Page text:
On my Pentax, for example, I held the shutter release button halfway and looked for a tiny light in the viewfinder – green meant I was good to go, while red indicated that too little light was entering the camera.

If your manual camera doesn’t have an indicator light, you’ll want to refer to an f-stop-shutter speed chart to ensure ideal settings.

What Aperture Settings Are Best?

What Aperture Settings Are Best?

The following list describes common photography scenarios and recommended f-stops.

f/1.2 to f/2.8 – Low light scenarios and portrait photography.

The shallow depth of field makes the portrait subject stand out against the blurred background.f/4 to f/8 – Works well for most scenarios.

Offers contrast and a greater depth of field, allowing more objects at different distances to be in clear focus.f/11 to f/32 – Best for landscapes and bright-light scenarios.

With a wide depth of field, almost everything in the shot will be in focus.

F-Stop and Aperature Frequently Asked Questions (FAQs)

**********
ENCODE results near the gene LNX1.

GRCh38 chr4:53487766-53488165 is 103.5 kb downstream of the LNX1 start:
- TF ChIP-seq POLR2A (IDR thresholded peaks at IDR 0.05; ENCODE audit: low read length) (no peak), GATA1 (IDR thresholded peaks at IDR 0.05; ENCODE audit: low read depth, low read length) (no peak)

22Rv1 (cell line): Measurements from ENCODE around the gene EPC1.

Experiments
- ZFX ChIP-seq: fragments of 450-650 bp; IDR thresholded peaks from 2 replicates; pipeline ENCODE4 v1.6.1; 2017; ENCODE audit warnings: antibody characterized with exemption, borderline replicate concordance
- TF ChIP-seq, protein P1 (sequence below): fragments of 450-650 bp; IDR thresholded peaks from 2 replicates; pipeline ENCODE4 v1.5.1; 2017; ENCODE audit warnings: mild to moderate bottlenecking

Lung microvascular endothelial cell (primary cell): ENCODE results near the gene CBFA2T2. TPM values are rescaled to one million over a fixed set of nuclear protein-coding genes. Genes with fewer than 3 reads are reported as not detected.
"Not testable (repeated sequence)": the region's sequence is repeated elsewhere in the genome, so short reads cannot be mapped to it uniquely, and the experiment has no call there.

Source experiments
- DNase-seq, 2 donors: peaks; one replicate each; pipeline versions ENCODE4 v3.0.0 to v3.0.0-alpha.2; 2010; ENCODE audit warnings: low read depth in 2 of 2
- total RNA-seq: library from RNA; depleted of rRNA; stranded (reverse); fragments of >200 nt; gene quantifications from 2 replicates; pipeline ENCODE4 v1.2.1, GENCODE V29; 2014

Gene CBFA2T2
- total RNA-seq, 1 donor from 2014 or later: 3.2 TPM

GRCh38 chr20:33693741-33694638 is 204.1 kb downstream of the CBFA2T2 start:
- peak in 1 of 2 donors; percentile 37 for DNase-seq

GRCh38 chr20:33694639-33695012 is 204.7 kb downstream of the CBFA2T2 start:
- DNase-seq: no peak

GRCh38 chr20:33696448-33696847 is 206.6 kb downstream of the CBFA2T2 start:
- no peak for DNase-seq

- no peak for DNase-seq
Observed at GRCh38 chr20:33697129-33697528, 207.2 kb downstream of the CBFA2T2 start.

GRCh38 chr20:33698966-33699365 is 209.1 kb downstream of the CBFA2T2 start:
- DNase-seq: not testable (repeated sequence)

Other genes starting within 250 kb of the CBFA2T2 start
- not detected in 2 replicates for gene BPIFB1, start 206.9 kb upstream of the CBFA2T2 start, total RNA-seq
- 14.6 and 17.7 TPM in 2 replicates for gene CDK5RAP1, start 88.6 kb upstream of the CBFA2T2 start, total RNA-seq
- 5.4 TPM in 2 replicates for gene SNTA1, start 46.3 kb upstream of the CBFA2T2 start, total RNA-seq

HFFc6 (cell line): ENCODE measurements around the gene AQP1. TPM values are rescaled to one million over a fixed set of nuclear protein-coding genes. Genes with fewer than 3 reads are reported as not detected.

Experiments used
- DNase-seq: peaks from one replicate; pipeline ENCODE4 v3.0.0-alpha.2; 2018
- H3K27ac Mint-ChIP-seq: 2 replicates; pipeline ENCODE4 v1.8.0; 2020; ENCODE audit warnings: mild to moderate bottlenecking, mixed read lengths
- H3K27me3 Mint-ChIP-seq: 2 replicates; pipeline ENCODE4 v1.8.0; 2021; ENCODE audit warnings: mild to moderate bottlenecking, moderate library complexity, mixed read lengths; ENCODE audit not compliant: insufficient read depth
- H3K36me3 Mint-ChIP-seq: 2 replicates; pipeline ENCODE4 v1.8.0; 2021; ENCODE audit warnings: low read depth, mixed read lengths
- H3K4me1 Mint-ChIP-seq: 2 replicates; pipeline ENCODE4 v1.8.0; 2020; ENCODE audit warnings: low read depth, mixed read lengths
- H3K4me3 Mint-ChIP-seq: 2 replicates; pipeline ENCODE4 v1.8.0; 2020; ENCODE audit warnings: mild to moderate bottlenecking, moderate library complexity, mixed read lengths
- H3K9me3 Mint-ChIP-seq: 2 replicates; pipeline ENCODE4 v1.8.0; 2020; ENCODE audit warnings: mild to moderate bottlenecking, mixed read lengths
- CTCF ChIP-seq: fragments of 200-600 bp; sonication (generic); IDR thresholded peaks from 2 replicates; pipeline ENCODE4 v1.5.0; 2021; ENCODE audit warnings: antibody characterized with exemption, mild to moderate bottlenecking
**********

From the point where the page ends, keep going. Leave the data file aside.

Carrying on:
F-Stop and Aperature Frequently Asked Questions (FAQs)

Still have burning questions about your camera’s f-stop and how to use it?

The most evident effect of adjusting the f-stop is an increase or decrease in the brightness of the exposure.

A larger aperture also results in a number of artistic effects.

The depth of field is made more shallow, essentially blurring the background.

Bokeh effects – out-of-focus circles of light – are also enhanced.

Another use of aperture is in reducing blur without a tripod.

When you let in more light through the aperture, you can use a faster shutter speed.

Are Aperature and F-Stop the Same Thing?

Are Aperature and F-Stop the Same Thing?

Technically, the aperture is the lens diaphragm’s physical opening.

Different apertures – different sizes of the opening – allow different amounts of light to come through.

The amount of light is represented by the f-stop, which is a ratio of the focal length of the lens and the diameter of the pupil or aperture.

Are F-Stop and Shutter Speed the Same Thing?

Are F-Stop and Shutter Speed the Same Thing?

Both affect how much light reaches the camera’s sensor or film.

The f-stop is the diameter of the camera’s opening, while the shutter speed is related to how long this opening stays open.

Every lens has a “sweet spot” – an aperture value or f-stop that results in the sharpest photo.

Why Are Larger F-Stop Numbers Paired with Smaller Apertures?

Why Are Larger F-Stop Numbers Paired with Smaller Apertures?

Think of each f-stop as a fraction.

It’s the largest aperture any camera can have.

The “f” stands for “focal length,” referring to the focal length of the camera’s lens.